For many years the “Light Farm Wagon” stood in front of the Richfield Library. I always thought it particularly interesting because it was painted purple and grey. My family, on our fathers side, was Amish, so I have mostly always been around buggies & wagons painted black (much of that part of our family still lives in Holmes Co., Ohio). As can be noted with the Birch Run buggy, Light Wagon and “Jaeger” buggy, English (that is, anyone not Amish) tend to be much more “colorful” than Amish.
When the library building became the Richfield Senior Center, the Center’s director, Jan Weber, donated the wagon to the museum. No one remembers for certain what farm the buggy was used on, but it may have been the (now gone) Johnson Farm on Broadview Rd. in Richfield.
The Wheatly Family farmed several hundred acres east & north of the intersection of Brecksville (old 21) & Wheatly Rds. The Wheatly’s raised cattle, horses, hay and other crops. The farm was eventually sold to the Stouffer Family (who later were of frozen food fame). Much of the farms equipment went with the sale of the farm, including the very tall and long farm wagon.
The horse drawn wagon was last used to carry the Richfield Garden Club ladies in the Richfield Sesquicentennial Parade in 1956. It then became owned by Mr. Pettigo who operated Richfield Automotive Garage in West Richfield. The wagon was parked in a barn on the Kluz Farm which had been sold to the Pettigo’s. Unfortunately over the next 5 decades the roof went off the building and the wagon suffered a fair amount of weather damage until it was rescued by the museum with the permission of Van Pettigo (Thank you Van). The museum intends to fully restore the wagon starting with the rebuilding of the wooden wagon wheels by an Amish friend who is a wheel wright.
Even though the farm is now gone to “urban development”, the family cemetery still slumbers across Wheatly Rd. from where the family home stood. The three houses and two barns were bulldozed. The museum was able to save the carriage building, four seater outhouse (people were more “friendly” back then), brick smoke house and very large cast iron kettle used to scald pigs and make maple syrup.
The museum has a number of sleighs in its collection. Before autos and snow plows, sleighs were used when winters snows were too deep for horses to pull wagons. The Porter family lived several miles north of West Richfield Center, on Broadview Rd. The last of the Porter daughters (now in her 80′s) recounted going to school by sleigh. It is remarkable how much our country has changed in just the lives of folks still living.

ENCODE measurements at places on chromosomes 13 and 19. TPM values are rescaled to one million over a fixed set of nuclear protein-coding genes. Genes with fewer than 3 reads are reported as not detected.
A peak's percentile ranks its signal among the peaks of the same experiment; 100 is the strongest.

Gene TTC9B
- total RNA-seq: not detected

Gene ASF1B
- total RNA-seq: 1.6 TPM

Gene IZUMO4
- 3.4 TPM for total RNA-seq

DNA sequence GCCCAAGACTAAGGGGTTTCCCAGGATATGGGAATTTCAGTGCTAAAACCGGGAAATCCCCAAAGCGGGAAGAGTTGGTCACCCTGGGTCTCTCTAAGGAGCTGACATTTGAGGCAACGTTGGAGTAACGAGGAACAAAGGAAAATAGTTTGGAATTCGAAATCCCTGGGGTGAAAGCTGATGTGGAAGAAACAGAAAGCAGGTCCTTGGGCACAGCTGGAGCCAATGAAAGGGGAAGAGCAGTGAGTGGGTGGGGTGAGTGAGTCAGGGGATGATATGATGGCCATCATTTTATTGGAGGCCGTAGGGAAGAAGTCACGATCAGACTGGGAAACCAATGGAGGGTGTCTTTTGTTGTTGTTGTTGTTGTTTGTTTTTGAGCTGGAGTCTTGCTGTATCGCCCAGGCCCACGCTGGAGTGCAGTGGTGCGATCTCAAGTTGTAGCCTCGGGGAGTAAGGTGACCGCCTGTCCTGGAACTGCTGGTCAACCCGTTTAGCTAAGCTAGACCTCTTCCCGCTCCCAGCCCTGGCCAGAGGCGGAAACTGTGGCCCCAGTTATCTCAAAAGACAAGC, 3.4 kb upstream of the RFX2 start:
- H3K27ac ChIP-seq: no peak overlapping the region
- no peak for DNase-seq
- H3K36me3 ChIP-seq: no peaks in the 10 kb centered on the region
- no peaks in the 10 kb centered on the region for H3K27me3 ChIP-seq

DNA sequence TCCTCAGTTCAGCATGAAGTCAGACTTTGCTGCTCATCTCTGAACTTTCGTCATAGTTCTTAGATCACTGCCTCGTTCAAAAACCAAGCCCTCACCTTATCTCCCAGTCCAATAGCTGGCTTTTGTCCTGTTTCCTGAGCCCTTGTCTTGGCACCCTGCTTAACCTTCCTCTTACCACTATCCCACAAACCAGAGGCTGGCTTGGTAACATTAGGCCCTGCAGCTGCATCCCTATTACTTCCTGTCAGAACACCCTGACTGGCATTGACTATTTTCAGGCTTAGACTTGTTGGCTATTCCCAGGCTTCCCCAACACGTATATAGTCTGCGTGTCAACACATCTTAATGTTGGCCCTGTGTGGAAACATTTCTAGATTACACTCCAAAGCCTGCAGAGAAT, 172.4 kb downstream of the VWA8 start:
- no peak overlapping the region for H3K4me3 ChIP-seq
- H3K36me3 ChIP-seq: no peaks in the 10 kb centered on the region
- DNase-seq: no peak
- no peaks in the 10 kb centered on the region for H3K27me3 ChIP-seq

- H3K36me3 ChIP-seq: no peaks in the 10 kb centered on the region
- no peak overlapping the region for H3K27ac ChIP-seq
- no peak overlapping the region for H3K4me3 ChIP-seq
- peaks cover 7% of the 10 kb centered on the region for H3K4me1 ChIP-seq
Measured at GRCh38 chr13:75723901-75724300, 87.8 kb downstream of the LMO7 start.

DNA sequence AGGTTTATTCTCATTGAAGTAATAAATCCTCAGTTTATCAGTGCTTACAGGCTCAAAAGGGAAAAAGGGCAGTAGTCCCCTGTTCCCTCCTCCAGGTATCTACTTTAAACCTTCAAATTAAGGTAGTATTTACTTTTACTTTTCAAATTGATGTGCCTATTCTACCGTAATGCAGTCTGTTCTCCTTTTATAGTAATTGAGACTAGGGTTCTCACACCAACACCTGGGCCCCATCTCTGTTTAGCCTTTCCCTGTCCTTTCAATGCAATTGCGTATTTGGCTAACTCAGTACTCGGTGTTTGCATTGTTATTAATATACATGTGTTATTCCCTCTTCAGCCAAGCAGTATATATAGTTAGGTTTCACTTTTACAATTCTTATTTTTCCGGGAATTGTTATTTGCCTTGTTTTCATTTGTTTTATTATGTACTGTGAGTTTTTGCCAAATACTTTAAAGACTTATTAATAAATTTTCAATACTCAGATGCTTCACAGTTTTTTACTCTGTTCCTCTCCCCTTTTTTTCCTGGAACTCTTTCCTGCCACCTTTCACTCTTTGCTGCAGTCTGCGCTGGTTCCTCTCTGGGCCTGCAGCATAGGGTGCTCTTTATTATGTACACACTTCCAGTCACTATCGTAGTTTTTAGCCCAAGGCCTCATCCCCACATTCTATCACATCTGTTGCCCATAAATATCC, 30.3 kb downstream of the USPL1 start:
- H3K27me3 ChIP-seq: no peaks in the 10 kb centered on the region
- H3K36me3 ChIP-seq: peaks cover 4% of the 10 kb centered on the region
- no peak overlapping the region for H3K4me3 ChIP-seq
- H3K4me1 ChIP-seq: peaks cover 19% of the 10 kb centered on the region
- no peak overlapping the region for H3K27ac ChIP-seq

Even the Amish very rarely use sleighs these days because even if there is snow on the roads in the morning, it is always plowed by the (rather zealous) county road crews by afternoon. With the roads plowed and salted, folks driving sleighs simply find it impossible to make the trip home of an evening.
The Amish use a variety of carriages. One seaters are called buggies, two seaters are surries, a one seater with a bed behind the seat, for carrying livestock, groceries or any of the other requirements of daily life, are called hacks. Very light two wheel carts are for fast, easy on the horse, travel, usually to and from off farm work. The museum has 6 Amish buggies of various types.
Until fairly recently all harness was made of leather. In the last couple decades neoprene harness has come into use, especially among the english and some more “modern” Amish. (Neoprene is sort of an all weather “plastic” material that is very tough and requires no oiling.) The museum has two sets of heavy, draft horse, leather harness that was used many years ago on the King Farm in Hinckley. We also have a set of road horse buggy harness purchased at an Amish harness shop south of Kidron in Holmes County. Leather harness must be oiled with neats foot oil as required (usually once a year). Most harness shops have a large wire basket suspended from the ceiling by a cord and pulley. The harness is loaded in the basket and lowered into a large oil filled vat or barrel and the leather is allowed to soak for several hours. The basket is then raised and the harness drips dry for a couple days.